Native Americans have knowledge and a deep relationship with their natural environments that has developed over many generations. Climate change and massive population growth, which will impact habitat loss and increased use of water resources, will affect Native Americans and indigenous communities more than anyone else because of their cultural and daily link with rivers, lakes and oceans.

Source: Marchand, M. (2014). The River of Life: Sustainable Practices of Native Americans and Indigenous Peoples. ebook.

MEDICINE WHEEL

One way to achieve harmony with nature is to relate our life to the Medicine Wheel. The Wheel is based on the sacred number four. The first four numbers of the universe are embedded in music, astronomy, geography, and metaphysics. They make up the basis for the whole physical universe. For example, there are four elements of geometry: The Point, the Line, the Surface, and the Solid. (Also the 4th dimensions of the observable universe, 1st, 2nd, 3rd dimension and Time.)

These same four numbers are used by particle physicists to define the fundamental forces of the universe: – An attractive or gravitational function:

  • North on the Medicine Wheel. – A radiative or electromagnetic function
  • East on the Medicine Wheel. – A receptive or psychoactive function 
  • South on the Medicine Wheel. – A transmitting or informational function
  • West on the Medicine Wheel.

These four integers indicate unity of the psyche and matter. Today we are in a four-dimensional continuum: three-space dimensions and one time. The four winds described in many Indian legends are the same as the four directions of the Medicine Wheel except the wind indicates movement or something happening. It is related to many spiritual beliefs of the rest of the world. The Medicine Wheel is a powerful metaphor for the totality of life. All aspects of creation and consciousness, inclusive of the mineral, plant, animal, human and spirit realms, are contained within the center and four directions of the Medicine Wheel. They overlap and interweave to form the whole. It is in the center of the Medicine Wheel that we find the void, black hole, sacred zero, the chaos at the course of creation, containing all possibilities. Each of the elements—Earth, Water, Fire, and Air—is guided and molded by the sacred life force energy contained within the void. It is the source of chi, which is the life force energy. Life could not exist without the life-force energy of the void, which is the catalyst for all the powers that are found within the 360 degrees of the Medicine Wheel.

Source: Marchand, M. (2014). The River of Life: Sustainable Practices of Native Americans and Indigenous Peoples. ebook.

SEVEN GENERATIONS

The things we do and say today, we do not for ourselves. We do this for the children, grandchildren, and those yet to come.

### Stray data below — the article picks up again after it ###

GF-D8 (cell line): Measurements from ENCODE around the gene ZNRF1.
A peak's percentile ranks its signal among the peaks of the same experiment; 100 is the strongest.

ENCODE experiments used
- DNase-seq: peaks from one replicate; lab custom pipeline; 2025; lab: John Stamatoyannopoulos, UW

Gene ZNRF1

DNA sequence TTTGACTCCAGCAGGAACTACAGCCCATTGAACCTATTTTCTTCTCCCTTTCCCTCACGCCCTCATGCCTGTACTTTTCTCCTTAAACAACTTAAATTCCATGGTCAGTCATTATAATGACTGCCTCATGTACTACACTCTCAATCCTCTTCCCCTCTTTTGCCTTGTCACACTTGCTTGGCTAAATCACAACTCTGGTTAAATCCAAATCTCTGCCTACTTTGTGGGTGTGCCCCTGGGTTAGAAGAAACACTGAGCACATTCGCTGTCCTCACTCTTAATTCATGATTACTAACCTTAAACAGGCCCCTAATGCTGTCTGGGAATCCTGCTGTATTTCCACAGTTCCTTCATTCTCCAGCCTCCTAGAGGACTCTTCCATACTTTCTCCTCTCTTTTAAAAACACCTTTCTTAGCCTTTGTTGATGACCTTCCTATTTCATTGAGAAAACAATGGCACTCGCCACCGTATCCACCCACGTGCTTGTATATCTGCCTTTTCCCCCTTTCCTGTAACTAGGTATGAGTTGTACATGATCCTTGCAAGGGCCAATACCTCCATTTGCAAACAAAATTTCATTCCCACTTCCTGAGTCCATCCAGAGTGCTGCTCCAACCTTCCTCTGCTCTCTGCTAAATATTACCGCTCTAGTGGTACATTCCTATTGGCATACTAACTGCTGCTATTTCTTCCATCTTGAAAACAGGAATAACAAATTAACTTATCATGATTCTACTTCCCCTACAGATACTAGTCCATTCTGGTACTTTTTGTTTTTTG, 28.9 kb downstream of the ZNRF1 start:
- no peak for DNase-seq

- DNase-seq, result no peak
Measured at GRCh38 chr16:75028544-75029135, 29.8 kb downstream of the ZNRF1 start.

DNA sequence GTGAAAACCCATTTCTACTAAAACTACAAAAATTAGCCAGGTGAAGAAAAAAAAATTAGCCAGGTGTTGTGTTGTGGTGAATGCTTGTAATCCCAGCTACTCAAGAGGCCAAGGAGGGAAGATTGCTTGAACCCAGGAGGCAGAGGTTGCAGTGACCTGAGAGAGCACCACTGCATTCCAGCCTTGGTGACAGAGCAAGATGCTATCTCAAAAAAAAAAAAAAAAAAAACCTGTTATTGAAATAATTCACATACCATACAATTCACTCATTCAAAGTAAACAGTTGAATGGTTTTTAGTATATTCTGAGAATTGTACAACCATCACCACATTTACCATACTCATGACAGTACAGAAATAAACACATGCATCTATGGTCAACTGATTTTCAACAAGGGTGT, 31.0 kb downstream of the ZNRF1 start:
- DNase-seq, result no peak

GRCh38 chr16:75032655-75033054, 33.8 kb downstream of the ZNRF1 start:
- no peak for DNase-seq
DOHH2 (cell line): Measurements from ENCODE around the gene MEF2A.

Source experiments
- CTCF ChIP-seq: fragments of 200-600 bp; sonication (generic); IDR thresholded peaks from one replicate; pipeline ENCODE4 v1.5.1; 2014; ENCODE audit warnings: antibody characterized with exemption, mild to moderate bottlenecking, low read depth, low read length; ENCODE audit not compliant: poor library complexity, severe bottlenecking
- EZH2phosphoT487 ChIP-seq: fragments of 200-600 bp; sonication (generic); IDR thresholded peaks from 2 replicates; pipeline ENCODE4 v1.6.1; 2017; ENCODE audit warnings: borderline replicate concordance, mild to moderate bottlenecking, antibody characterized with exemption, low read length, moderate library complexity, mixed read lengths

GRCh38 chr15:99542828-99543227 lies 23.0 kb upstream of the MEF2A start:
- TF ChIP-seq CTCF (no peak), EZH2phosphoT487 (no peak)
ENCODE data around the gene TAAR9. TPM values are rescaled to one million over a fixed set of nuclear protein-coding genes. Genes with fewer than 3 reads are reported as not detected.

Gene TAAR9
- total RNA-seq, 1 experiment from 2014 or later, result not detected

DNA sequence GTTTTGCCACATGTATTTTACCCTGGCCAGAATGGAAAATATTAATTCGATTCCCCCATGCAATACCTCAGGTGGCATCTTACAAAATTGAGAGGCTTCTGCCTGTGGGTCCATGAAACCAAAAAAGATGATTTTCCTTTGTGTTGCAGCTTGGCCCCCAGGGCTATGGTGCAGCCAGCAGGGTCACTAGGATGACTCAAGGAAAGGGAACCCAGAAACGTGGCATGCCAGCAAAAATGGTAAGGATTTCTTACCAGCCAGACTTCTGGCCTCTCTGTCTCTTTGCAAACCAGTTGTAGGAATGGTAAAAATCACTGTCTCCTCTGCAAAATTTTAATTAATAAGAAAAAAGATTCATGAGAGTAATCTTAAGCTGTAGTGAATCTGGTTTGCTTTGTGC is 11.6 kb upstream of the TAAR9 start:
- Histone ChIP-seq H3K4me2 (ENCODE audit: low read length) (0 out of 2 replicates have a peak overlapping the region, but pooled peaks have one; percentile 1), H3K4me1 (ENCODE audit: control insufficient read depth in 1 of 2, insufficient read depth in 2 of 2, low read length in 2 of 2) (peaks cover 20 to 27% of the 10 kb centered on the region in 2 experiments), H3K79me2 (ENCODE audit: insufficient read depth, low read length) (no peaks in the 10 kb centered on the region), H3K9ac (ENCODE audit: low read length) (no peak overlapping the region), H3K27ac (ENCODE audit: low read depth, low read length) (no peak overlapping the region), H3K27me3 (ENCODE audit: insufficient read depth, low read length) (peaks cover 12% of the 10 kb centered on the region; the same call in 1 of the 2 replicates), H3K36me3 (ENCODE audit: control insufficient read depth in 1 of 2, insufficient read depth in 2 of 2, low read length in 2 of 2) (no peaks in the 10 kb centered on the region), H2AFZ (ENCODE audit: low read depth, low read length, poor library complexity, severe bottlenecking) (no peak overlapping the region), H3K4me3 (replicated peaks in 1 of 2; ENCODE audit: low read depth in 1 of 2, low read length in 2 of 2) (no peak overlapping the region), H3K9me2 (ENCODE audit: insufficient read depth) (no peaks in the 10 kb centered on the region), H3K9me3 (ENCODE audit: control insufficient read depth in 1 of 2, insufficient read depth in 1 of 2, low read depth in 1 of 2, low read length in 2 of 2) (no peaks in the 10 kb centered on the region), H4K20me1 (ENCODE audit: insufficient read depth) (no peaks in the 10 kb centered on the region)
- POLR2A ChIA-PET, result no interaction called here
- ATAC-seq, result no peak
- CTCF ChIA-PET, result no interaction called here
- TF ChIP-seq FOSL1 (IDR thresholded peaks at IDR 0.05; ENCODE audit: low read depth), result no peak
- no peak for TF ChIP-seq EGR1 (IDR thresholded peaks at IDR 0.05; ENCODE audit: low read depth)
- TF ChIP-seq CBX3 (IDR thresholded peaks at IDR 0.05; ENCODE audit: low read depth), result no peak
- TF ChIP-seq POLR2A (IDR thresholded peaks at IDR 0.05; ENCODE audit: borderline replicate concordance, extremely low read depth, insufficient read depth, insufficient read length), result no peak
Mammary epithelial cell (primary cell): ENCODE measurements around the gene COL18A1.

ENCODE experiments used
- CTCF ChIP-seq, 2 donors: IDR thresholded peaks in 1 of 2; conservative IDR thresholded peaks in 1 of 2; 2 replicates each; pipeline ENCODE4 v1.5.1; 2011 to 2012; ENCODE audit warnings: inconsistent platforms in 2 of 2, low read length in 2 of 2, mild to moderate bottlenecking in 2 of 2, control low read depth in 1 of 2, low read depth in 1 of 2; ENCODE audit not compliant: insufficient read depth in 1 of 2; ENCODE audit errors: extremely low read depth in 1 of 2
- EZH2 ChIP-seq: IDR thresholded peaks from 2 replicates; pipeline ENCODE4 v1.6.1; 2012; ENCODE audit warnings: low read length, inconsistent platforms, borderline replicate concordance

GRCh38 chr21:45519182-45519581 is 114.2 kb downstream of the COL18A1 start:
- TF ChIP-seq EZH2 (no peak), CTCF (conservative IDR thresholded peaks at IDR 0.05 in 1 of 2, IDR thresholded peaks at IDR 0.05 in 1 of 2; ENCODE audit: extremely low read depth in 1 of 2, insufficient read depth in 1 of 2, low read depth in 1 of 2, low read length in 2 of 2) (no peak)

—Traditional prayer of the Oceti Sacowin (Seven Council Fires)

Seventh-generation thinking says you have enough: Earth already provides everything you need to be happy and healthy, so take care of it well -- Rick Hill, Tuscarora Six Nations 

We give thanks to the Creator for these fruits of the Sea. We ask his blessings on the food that we eat and on all generations that follow us down to the Seventh Generation. May the world we leave them a better one than was left to us. -- Harriet Starleaf Gumbs, Shinnecock

In our way of life, in our government, with every decision we make, we always keep in mind the Seventh Generation to come. It's our job to see that the people coming ahead, the generations still unborn, have a world no worse than ours and hopefully better. When we walk upon Mother Earth we always plant our feet carefully because we know the faces of our future generations are looking up at us from beneath the ground. We never forget them. -- Oren Lyons, Onondaga

The Seventh Generation philosophy is integral to American Indian life. It is based on an ancient Haudenosaunee (Iroquois)* philosophy that the decisions we make today should result in a sustainable world seven generations into the future. The first recorded concepts of the Seventh Generation Principle date back to the writing of The Great Law of Haudenosaunee Confederacy, although the actual date is undetermined, the range of conjectures place its writing anywhere from 1142 to 1500 AD. The Great Law of Haudenosaunee Confederacy formed the political, ceremonial, and social fabric of the Five Nation Confederacy (later Six). 

It intensifies the bond of community, promotes stability, and provides concrete values with which each person can test his or her everyday actions.  Native American tribes hold dear the concept of seven generations planning, that the impact of decisions should be considered out seven generations into the future, about 150 years. They tended family- and clan-ties by holding the lives, memories, and hopes of all Seven Generations close. Each generation was responsible to teach, learn, and protect the three generations that had come before it, its own, and the next three. In this way, we maintained our communities for millennia.

Lucas, L. (2017). reACT House celebrates the Seven Generations Principle.  Lucas Sustainable Blog.

What is the Seventh Generation Principle?

Arden, H., Wall, S., & Horn, G. (2006). Wisdomkeepers: Meetings with Native American Spiritual Elders (1st Atria books/Beyond Words paperbook, Ser. The earthsong collection). Atria Books/Beyond Words Pub. 

Sass, J. (2013) Scientific Evidence to Support 'Seven Generations' future thinking; our toxic chemical exposures may harm our great-grandchildren Expert Blog. Natural Resource Defence Council.